Cybersecurity: Your Guide to Common Terms
Our series on cybersecurity terms continues (check the last post out here), and this time, we’re taking a look at the heart of cybersecurity. What’s covered under the cloud umbrella? What is encryption? Can you really trust zero-trust? This crash course in cybersecurity terms will help you better understand the fundamentals.
Cloud security: The combination of processes, policies, procedures, tools, and controls your organization uses to protect its cloud-based assets, such as data and applications. Cloud security examples include:
- Security tools such as password managers
- Security policies that restrict user access to sensitive data
- Controls such as encrypting data stored in the cloud
Cyber insurance: A business insurance product that protects against financial losses stemming from a cybersecurity incident or data breach. While coverage varies, common cyber policies address areas such as business interruption, forensic investigations, and regulatory defense and fines.
Cybersecurity posture: Your organization’s overall ability and capability to prevent, defend against, and recover from cyber threats. The posture is the status of your company’s total defenses, including security solutions and practices.
Data privacy: The area concerning how your organization collects, uses, stores, shares, and manages the data of individuals, including employees and customers. Many nations, local governments, and industries have some form of data privacy regulations, from the General Data Protection Rule (GDPR) in the European Union to the Personal Protection Information Law (PIPL) in China.
Decryption: The process of converting encrypted data back into its original format. The process requires the right decoding tools, such as keys, passwords, or codes.
Encryption: The process of scrambling data (“plaintext”) into an unreadable format (“cypher text”) to protect it from unauthorized access. Encryption standards vary based on the encryption purpose, whether that’s to store data online or send a secure email. One of the most commonly used methods is the Advanced Encryption Standard, or AES, with AES-256 as the strongest cipher currently available.
Endpoint: Any computing device, such as a desktop, mobile device, server, or IoT device, that connects to your company’s network. Endpoint security is a top priority for many organizations because threat actors often target endpoints as the initial entry point into the network.
PII (personally identifiable information): Any data that allows an individual to be identified, directly or indirectly, such as their name, date of birth, address, government identification number, phone number, and biometrics (such as fingerprints, facial recognition, or iris recognition). PII is very valuable for cybercriminals because they can use it for fraud schemes, phishing, and other nefarious purposes.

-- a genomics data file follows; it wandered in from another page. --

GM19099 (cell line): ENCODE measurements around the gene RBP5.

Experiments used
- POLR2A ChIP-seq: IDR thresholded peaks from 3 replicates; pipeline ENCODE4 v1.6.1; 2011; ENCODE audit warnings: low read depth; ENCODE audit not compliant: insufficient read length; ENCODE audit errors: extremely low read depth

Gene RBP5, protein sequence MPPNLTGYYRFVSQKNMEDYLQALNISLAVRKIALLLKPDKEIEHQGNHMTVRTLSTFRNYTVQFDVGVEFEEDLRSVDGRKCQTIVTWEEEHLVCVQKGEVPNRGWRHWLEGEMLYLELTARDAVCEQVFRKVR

Security audit: A systematic process for evaluating your cybersecurity posture, including assessing policies, procedures, and security tools. Audits help you discover security weaknesses and vulnerabilities so you can take the necessary measures to close those gaps.
Security stack: The multiple layers of cybersecurity tools that your organization has in place to detect, respond to, and recover from cyber threats. The layers range from the infrastructure and hardware all the way up to applications and users.
VPN (virtual private network): An app or software that creates an encrypted connection over the internet from your device or network. When you use an unsecured connection, such as a public WiFi hotspot, a VPN protects the information that you transmit from the prying eyes of a hacker.
Zero-knowledge architecture: A security principle that grants you—and no one else—access to your data. The data is encrypted locally on your device, and access requires a password or another form of authentication.
Zero-trust security: A cybersecurity approach based on the idea that no connection can be trusted implicitly, regardless of where it originates. In a zero-trust model, every user and device must be dynamically authenticated and their access continuously authorized and validated. For example, if you’re trying to log in to your corporate network, zero-trust security would require authentication before you can access a resource, whether you’re logging in from your corporate office or from home.
Cybersecurity is ever-evolving, but a basic understanding of data privacy and access will always be in season.